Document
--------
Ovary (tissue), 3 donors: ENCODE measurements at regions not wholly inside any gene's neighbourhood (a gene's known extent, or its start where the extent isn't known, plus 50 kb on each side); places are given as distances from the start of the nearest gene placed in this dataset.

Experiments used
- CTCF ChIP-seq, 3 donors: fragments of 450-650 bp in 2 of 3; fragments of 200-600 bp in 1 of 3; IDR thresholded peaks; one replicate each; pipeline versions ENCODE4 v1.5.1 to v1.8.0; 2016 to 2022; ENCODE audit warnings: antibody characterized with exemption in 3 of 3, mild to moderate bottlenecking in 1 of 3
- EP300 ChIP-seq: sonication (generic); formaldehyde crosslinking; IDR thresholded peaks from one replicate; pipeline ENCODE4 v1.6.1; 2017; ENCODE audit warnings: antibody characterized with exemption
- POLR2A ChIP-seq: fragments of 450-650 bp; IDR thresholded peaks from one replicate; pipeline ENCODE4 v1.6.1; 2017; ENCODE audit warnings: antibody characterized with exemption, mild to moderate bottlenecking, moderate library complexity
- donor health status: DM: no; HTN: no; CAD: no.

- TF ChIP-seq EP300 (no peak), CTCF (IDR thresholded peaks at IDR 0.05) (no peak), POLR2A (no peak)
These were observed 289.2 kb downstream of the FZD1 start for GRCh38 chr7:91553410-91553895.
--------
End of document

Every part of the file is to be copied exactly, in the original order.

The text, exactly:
Ovary (tissue), 3 donors: ENCODE measurements at regions not wholly inside any gene's neighbourhood (a gene's known extent, or its start where the extent isn't known, plus 50 kb on each side); places are given as distances from the start of the nearest gene placed in this dataset.

Experiments used
- CTCF ChIP-seq, 3 donors: fragments of 450-650 bp in 2 of 3; fragments of 200-600 bp in 1 of 3; IDR thresholded peaks; one replicate each; pipeline versions ENCODE4 v1.5.1 to v1.8.0; 2016 to 2022; ENCODE audit warnings: antibody characterized with exemption in 3 of 3, mild to moderate bottlenecking in 1 of 3
- EP300 ChIP-seq: sonication (generic); formaldehyde crosslinking; IDR thresholded peaks from one replicate; pipeline ENCODE4 v1.6.1; 2017; ENCODE audit warnings: antibody characterized with exemption
- POLR2A ChIP-seq: fragments of 450-650 bp; IDR thresholded peaks from one replicate; pipeline ENCODE4 v1.6.1; 2017; ENCODE audit warnings: antibody characterized with exemption, mild to moderate bottlenecking, moderate library complexity
- donor health status: DM: no; HTN: no; CAD: no.

- TF ChIP-seq EP300 (no peak), CTCF (IDR thresholded peaks at IDR 0.05) (no peak), POLR2A (no peak)
These were observed 289.2 kb downstream of the FZD1 start for GRCh38 chr7:91553410-91553895.